The pricing thing may be more related to literature than to pizza. The price rarely corresponds accurately to the length and binding of a book. And a new book of 150 pages is often two to three times as expensive as a 450-page book that's a year old.

Share this post


Link to post
Share on other sites
The pricing thing may be more related to literature than to pizza. The price rarely corresponds accurately to the length and binding of a book. And a new book of 150 pages is often two to three times as expensive as a 450-page book that's a year old.

I work in books, and the pricing of them does have a little to do with the length (depending on what "length" entails) and binding, though it depends on where the book is being sold. And the way binding affects the price isn't always the way common sense would guess.

One thing is for sure, though: the price of a book does NOT depend on how long it takes a person to read it, because that's different for every person and can't really be measured. It wouldn't work for video games for pretty similar reasons.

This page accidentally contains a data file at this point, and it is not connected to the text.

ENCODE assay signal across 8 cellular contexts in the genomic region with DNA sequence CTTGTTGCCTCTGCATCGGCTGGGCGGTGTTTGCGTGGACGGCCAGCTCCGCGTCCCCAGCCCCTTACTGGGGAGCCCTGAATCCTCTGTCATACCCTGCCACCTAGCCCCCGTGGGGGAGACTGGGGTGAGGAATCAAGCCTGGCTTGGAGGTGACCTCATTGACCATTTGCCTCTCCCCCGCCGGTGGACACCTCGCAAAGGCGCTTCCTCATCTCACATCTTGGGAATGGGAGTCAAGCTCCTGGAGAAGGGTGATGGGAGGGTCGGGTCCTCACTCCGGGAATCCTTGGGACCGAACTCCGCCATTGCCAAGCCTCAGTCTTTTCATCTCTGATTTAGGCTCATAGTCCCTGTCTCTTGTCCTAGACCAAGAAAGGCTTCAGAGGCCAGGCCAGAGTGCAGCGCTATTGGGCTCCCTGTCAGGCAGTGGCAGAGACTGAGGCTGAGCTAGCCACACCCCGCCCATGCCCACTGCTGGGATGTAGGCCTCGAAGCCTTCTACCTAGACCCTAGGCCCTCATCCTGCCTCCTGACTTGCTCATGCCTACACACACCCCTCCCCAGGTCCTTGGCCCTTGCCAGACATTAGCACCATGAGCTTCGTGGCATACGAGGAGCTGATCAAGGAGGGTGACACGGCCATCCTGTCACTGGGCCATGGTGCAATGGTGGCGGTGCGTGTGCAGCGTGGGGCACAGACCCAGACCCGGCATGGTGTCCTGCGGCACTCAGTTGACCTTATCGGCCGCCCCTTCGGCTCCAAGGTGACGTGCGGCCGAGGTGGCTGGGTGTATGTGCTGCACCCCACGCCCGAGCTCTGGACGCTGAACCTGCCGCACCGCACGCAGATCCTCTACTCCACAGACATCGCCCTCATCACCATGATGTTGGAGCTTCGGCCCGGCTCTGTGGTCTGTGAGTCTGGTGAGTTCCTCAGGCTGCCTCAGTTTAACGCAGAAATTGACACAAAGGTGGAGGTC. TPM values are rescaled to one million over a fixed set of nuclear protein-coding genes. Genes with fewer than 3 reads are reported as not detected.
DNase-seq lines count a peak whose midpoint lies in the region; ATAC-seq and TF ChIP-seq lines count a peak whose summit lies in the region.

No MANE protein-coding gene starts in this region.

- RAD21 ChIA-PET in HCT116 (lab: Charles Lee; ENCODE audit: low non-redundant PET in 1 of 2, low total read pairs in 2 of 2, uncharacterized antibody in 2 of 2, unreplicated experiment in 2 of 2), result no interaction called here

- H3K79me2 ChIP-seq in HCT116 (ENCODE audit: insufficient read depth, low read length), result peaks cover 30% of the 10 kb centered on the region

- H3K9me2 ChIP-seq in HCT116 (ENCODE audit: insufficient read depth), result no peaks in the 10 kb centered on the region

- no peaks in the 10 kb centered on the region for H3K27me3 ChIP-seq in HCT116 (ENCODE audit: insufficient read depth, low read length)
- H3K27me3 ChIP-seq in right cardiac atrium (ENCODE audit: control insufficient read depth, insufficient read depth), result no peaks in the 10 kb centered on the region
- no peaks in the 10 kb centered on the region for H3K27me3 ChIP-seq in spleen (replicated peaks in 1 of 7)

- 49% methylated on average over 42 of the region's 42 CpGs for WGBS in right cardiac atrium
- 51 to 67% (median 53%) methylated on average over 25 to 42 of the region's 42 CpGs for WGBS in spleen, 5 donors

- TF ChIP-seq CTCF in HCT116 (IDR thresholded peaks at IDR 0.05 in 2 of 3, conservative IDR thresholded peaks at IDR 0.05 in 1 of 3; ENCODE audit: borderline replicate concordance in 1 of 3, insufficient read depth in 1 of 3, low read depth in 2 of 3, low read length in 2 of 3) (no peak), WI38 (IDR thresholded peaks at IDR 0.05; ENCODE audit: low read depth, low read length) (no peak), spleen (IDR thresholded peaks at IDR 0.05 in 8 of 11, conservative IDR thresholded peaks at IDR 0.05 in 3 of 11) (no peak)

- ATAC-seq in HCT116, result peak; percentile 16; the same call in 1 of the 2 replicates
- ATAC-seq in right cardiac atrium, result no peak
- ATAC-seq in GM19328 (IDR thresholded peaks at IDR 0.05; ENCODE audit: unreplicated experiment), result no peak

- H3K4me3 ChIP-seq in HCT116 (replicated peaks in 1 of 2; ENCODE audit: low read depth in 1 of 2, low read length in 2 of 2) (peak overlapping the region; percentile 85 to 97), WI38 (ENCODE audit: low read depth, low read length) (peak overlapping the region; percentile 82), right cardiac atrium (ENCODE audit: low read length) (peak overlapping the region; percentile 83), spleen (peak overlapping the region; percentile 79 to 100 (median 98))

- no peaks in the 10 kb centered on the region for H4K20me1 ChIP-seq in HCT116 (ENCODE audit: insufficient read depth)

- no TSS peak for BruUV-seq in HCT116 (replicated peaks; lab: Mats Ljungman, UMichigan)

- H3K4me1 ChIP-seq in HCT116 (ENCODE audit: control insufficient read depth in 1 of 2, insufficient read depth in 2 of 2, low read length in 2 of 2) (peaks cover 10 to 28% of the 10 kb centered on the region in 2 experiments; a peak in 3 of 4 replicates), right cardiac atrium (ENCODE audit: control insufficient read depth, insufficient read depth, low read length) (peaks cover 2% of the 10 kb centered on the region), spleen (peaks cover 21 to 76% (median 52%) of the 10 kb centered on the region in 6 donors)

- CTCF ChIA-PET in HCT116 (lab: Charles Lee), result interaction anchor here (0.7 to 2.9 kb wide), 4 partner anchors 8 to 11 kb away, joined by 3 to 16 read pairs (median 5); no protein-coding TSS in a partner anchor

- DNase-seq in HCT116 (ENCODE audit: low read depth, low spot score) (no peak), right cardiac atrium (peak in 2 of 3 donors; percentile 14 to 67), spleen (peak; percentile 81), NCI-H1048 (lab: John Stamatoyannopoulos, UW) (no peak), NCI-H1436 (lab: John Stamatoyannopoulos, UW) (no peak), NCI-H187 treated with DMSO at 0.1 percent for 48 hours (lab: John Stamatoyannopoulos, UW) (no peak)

Share this post


Link to post
Share on other sites
The pricing thing may be more related to literature than to pizza. The price rarely corresponds accurately to the length and binding of a book. And a new book of 150 pages is often two to three times as expensive as a 450-page book that's a year old.

I work in books, and the pricing of them does have a little to do with the length (depending on what "length" entails) and binding, though it depends on where the book is being sold. And the way binding affects the price isn't always the way common sense would guess.

One thing is for sure, though: the price of a book does NOT depend on how long it takes a person to read it, because that's different for every person and can't really be measured. It wouldn't work for video games for pretty similar reasons.

I also work in publishing